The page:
Richard Pound is the senior active member of the International Olympic Committee and was the founding president of the World Anti-Doping Agency. He chaired the WADA Independent Commission that reported on corruption in Russian athletics in November 2015.
Recent publication of allegations that doping (the use of prohibited performance-enhancing substances and methods) in Russia is state-sponsored and affects the entire sports system in that country has, not surprisingly, raised major concerns in the sport community.
The World Anti-Doping Agency (WADA) has already released a comprehensive and devastating report in November 2015 on doping in Russian track and field, which, among other consequences, has led to the suspension of its national federation. Unless that suspension is lifted, Russian track and field athletes will not be entitled to compete in the upcoming Olympic Games in Rio de Janeiro. The expanded accusations, if determined to be true, could conceivably affect Russian participation in all sports.
The matter is obviously time-sensitive. Less than three months remain before the Rio Games. WADA has already made initial contact with the whistle-blower, who left Russia very shortly after the initial WADA report was released, and will proceed with immediate investigative follow-up. The allegations are extensive and serious. The whistle-blower, Grigory Rodchenkov, is the former director of the accredited laboratory in Moscow, someone in a position to know everything that was going on in and around the laboratory.
Step one, therefore, will be to interview Dr. Rodchenkov and to examine what other evidence he may possess. This will require both scientific and forensic legal expertise. Scientists will need to assess the claims he has made and to participate in any retesting of samples provided during the Sochi Olympic Winter Games in 2014. Forensic expertise will be required to determine whether it was possible to have opened and switched samples, kept in supposedly foolproof containers, followed by resealing the containers in a manner that would escape detection. Legal expertise will also be required to determine, for example, the source and probative value of a spreadsheet allegedly containing a list of athletes who were to be "protected" from any adverse analytical findings.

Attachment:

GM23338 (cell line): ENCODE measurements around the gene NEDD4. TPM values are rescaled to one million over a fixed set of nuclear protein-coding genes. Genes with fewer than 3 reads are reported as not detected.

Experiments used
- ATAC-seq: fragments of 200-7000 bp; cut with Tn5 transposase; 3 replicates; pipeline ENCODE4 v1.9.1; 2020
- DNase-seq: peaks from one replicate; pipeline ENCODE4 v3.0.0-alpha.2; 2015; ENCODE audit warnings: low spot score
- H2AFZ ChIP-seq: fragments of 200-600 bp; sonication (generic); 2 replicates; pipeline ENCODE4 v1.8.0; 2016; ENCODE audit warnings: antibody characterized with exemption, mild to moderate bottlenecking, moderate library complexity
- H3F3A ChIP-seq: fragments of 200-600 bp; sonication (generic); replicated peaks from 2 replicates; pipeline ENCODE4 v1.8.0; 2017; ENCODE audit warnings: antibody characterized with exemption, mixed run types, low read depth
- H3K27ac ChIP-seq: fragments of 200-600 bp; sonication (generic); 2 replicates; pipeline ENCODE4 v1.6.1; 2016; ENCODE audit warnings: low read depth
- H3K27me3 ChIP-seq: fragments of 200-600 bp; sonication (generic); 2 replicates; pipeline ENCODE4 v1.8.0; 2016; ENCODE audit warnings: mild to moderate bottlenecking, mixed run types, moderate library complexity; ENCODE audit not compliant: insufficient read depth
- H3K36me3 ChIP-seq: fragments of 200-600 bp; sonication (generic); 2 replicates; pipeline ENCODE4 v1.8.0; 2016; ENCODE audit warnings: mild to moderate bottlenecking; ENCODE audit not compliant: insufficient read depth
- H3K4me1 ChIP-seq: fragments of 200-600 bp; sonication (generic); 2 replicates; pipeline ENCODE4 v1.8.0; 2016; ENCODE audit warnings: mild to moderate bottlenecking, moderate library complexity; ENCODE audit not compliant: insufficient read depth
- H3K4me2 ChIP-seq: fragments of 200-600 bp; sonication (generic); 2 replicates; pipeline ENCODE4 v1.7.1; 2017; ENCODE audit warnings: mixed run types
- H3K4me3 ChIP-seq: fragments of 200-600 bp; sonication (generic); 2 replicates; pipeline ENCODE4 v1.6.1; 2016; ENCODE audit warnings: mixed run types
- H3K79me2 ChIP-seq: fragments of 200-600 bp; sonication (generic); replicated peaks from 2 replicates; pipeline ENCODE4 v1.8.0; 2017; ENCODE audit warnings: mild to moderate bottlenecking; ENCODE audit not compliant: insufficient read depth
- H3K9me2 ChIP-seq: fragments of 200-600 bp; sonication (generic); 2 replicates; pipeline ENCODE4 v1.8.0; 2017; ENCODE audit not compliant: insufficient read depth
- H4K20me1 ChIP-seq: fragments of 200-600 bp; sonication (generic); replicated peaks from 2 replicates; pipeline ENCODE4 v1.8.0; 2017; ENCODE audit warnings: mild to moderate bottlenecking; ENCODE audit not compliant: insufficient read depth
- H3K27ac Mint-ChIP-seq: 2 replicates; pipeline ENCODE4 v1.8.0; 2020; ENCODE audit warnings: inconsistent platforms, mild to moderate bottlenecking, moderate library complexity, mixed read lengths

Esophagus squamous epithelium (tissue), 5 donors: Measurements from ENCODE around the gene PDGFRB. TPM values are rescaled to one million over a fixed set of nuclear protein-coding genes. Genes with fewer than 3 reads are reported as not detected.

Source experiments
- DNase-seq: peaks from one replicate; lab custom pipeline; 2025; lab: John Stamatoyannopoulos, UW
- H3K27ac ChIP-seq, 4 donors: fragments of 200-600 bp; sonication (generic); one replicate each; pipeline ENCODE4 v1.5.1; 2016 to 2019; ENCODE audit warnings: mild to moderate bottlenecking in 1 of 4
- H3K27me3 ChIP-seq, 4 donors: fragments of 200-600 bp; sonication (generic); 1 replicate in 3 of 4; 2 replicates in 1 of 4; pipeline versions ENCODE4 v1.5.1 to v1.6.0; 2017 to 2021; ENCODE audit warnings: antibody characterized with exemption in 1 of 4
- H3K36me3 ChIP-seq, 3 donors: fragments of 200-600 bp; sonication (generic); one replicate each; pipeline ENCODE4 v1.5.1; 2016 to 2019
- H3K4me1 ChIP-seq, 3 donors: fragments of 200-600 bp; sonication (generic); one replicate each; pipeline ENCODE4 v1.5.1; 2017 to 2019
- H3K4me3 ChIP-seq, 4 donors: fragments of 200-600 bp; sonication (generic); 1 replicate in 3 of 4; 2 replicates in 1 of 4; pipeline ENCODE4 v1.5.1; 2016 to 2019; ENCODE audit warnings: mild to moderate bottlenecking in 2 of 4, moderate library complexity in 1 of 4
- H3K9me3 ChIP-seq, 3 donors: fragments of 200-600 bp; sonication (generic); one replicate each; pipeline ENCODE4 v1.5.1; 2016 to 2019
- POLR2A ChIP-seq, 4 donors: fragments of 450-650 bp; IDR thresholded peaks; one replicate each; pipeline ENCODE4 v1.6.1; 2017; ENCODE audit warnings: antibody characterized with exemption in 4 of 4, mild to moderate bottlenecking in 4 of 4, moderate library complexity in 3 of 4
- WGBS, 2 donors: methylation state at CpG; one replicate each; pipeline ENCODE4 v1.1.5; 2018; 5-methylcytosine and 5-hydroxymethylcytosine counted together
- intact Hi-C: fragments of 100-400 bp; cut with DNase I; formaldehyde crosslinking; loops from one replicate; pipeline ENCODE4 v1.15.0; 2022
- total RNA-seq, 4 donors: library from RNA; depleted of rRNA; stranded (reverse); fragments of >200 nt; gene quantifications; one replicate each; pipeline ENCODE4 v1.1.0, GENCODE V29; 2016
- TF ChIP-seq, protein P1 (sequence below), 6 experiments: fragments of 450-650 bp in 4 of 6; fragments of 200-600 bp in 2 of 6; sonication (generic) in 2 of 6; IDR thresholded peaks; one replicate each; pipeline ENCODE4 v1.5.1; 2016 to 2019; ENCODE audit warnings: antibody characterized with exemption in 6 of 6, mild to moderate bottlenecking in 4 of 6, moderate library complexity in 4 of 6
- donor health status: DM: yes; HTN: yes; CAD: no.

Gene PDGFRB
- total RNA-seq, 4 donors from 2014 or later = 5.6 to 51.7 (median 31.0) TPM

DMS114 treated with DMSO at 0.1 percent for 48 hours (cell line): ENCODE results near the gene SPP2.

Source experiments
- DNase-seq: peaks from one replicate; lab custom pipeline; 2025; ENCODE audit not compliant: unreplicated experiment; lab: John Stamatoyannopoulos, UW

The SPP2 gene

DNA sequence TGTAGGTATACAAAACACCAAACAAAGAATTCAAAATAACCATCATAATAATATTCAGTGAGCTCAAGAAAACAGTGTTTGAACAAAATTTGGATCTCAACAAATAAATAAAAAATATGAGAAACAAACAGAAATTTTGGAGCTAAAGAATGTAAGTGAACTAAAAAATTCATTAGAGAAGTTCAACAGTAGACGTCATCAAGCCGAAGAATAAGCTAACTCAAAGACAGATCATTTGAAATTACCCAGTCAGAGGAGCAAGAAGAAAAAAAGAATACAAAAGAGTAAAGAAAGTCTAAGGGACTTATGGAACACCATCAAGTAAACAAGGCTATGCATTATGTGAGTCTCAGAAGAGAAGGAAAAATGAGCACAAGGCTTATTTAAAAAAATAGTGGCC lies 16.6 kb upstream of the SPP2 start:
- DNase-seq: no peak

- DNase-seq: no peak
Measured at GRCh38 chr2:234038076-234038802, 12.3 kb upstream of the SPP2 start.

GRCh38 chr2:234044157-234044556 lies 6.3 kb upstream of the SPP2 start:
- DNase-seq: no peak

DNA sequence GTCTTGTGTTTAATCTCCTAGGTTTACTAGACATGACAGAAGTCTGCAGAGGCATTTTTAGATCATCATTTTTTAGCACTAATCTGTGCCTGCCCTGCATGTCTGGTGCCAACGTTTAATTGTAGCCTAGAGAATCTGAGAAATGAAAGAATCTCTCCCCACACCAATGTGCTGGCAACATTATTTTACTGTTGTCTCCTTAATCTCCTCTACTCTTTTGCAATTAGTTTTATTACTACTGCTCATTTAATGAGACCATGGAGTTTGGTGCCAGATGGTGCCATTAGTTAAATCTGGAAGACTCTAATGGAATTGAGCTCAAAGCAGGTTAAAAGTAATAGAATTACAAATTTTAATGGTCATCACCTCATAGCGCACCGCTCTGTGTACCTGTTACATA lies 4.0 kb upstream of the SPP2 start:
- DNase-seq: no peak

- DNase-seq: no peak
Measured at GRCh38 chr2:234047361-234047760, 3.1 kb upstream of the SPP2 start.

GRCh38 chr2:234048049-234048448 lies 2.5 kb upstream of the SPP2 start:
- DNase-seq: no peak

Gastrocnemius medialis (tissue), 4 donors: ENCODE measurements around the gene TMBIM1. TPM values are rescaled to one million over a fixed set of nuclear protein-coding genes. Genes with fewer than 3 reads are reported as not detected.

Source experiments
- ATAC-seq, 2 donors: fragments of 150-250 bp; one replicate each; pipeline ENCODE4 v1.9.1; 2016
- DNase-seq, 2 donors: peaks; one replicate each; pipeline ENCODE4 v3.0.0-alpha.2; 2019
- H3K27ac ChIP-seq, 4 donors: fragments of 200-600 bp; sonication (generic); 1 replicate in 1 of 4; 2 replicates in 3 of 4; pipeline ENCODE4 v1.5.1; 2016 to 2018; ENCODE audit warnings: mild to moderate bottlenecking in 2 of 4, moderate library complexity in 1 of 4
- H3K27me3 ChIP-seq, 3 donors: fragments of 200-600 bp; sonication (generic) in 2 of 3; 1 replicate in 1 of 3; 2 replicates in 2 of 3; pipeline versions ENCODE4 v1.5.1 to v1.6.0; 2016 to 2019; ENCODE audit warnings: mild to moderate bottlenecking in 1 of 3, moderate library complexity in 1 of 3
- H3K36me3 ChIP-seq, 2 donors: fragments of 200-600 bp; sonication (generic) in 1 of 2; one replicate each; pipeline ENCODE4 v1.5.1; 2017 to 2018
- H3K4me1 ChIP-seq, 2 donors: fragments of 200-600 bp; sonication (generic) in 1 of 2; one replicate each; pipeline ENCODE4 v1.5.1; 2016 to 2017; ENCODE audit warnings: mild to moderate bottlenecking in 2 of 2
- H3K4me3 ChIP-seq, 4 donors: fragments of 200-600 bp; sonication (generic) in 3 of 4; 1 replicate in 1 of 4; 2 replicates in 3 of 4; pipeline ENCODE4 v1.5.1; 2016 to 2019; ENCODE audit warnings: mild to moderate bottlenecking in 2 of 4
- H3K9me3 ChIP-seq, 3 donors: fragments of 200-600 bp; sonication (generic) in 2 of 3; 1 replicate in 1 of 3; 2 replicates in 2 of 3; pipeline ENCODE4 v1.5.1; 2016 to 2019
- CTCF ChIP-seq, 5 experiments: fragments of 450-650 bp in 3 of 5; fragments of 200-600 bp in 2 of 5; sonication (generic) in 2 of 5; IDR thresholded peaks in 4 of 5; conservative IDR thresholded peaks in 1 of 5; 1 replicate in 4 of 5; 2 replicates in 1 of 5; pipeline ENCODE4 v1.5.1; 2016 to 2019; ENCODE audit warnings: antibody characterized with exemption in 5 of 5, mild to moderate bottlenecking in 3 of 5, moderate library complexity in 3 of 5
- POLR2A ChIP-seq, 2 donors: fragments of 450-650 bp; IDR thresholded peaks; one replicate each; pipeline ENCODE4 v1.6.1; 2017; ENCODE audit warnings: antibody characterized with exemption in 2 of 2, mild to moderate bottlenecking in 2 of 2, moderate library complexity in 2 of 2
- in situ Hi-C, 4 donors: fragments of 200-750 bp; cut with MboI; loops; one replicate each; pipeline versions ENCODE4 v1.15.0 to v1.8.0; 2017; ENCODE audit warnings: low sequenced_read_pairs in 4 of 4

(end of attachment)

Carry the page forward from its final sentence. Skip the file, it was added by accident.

The WADA initial report had already identified the presence of FSB (the Russian state security agency, formerly the KGB) in the Sochi laboratory during the Games and on a regular basis at the Moscow laboratory. One might well wonder what possible interest the state security agency could have in the urine or blood of Olympic athletes. Dr. Rodchenkov's allegations go far beyond mere presence of the FSB in the Sochi laboratory and point to actual involvement in tampering with test samples.
Key to the entire matter will be the independent nature of the WADA investigation. It will not be influenced by views expressed in the media, by the public at large, nor even by athletes. In the Western countries, there have already been repeated calls for the banning of Russia, despite the lack of any specific evidence of concerted doping. The only exception was the WADA report in 2015, which, under its terms of reference, was limited to a single sport. While it may be tempting to extrapolate to all other sports, even-handedness requires more substantial proof. It is the role of WADA to determine whether such proof exists.
On the assumption – and I stress that at this stage it is only an assumption – that WADA is satisfied that Dr. Rodchenkov's allegations are true, the real challenges begin. WADA will report accordingly to the International Olympic Committee (IOC) and to any international sport federation whose athletes may have been involved. WADA has no power to order suspensions or penalties. It can only identify non-compliance with the anti-doping rules. Medals may have to be withdrawn and awarded to athletes who had been cheated out of the results they deserved. Canada's Beckie Scott is a perfect example. The two Russian cross-country skiers who finished ahead of her in Salt Lake City in 2002 were later disqualified for doping.
The current elephant in the room is, on the same assumption, what the IOC will decide regarding Russian participation in Rio. This will be a major credibility issue for the IOC and, indeed, for the Olympic Movement as a whole. Will the philosophy of fair play, honesty and the protection of clean (non-doping) athletes prevail? Or will those principles be sacrificed on some "political" altar? Do the rules of sport apply to major countries, or only to smaller countries? Does integrity matter?
The exposure of corruption and criminal conduct in two of the most important Olympic sports, soccer and athletics, frames the context in which the IOC will have to determine what course it follows. We are at a tipping point for international sport, whose future may well be in doubt.